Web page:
CONCERT REVIEW : From The Jam, Barrowland Ballroom 29th Jan 2022


From the moment the lights go down and the opening chords of Music For The Last Couple strike up as the band take to the stage, the sold out Glasgow crowd were pumped up for the latest visit to their city of From The Jam. 

This tour will celebrate the 1980 classic record Sound Affects, and the setlist would see a run thru of the album, which still sounds as good as it always has.  Tracks such as Pretty Green, Start!, Man In The Corner Shop and the classic That’s Entertainment, just terrific music and astonishing to think original composer Paul Weller was only 22 years of age  when he wrote it. 

Tonight’s support is provided by The Selecter.  The original two-tone band hailing from Coventry were formed in the middle of the ska revival in 1979, with mainstays Pauline Black and Arthur Hendrickson on vocal duties.  Tonight’s set would see the big numbers and a few ska favourites to delight the crowd, including Missing Words, Too Much Pressure, Train To Skaville and On My Radio.  A terrific way to start the evening with the band on fire, Pauline Black’s vocals on point and the crowd lapping up every beat.

Time for From The Jam, and original member Bruce Foxton is joined on stage by Mike Randon on drums and Russell Hastings up front on lead vocals, a more than able substitute for the Paul Weller role.

With the Sound Affects album covered, it was onto the rest of the bands back catalogue to complete the evening.  And what a catalogue to choose from.  Town Called Malice, To Be Someone, David Watts, Down In The Tubestation At Midnight and Strange Town.  The Eton Rifles completed the main set and the band left for a much-deserved break.  On returning to the stage, they blitzed the encore with two of the band’s biggest hitters, with The Gift album track Ghosts sandwiched in between the debut single In the City and their first British number one single, Going Underground from 1980 which rounded off the evening.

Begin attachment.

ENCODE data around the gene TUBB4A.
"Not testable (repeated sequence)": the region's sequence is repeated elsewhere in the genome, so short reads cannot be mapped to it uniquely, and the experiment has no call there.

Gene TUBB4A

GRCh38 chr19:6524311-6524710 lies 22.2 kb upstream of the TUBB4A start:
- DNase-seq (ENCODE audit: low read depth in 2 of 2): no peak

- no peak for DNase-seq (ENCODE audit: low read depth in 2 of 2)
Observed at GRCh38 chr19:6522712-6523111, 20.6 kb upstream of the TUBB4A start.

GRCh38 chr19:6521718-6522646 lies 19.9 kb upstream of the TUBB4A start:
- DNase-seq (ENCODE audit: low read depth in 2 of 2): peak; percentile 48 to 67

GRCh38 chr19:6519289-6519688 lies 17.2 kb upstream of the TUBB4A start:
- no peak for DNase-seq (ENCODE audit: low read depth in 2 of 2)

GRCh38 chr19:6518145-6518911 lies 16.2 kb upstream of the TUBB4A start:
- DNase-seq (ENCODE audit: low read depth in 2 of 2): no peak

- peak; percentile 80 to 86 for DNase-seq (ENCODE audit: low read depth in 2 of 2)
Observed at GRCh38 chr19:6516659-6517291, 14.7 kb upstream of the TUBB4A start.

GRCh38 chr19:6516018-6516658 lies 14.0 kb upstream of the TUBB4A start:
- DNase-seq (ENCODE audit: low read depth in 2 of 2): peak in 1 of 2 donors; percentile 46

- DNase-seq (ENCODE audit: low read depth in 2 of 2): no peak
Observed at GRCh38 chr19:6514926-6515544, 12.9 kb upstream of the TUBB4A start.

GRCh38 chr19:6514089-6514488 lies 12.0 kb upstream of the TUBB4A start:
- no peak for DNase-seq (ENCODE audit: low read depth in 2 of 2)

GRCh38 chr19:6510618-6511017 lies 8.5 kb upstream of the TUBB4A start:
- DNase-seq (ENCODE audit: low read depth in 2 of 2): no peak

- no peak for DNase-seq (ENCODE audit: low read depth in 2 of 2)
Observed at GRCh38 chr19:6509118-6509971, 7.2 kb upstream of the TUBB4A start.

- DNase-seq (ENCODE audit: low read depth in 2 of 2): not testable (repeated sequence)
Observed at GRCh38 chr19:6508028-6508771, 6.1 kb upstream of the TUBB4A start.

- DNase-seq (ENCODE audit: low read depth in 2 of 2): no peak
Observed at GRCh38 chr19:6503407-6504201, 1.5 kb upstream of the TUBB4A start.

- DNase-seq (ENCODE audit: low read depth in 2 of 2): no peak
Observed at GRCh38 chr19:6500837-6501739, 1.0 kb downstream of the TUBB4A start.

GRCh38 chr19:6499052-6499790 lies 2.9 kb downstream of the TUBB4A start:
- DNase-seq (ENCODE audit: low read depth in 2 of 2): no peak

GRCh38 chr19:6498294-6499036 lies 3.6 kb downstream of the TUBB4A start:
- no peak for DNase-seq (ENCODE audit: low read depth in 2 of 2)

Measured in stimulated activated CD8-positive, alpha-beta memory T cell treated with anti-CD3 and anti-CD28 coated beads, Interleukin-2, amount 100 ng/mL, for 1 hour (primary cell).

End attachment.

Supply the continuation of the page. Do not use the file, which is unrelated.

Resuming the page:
Tonight was a journey back in time.  A chance to see a couple of old bands from a bygone era, who none the less still sound great and proving their music is timeless.  Old heroes in Pauline Black and Bruce Foxton, tremendous artists in their own right, Black sounding and looking as fabulous as she ever did and Foxton still doing his stuff and scissor kicking around the stage as he used to.  It was a chance for the crowd to see and hear the music they grew up with, up close, personal and a night for all to enjoy, a terrific evening of classic music, in a great venue, with a great atmosphere each member of the crowd leaving with a smile on their face, and all in complete agreement… THAT’S ENTERTAINMENT!!!

Review and Photographs by Stephen Wilson 

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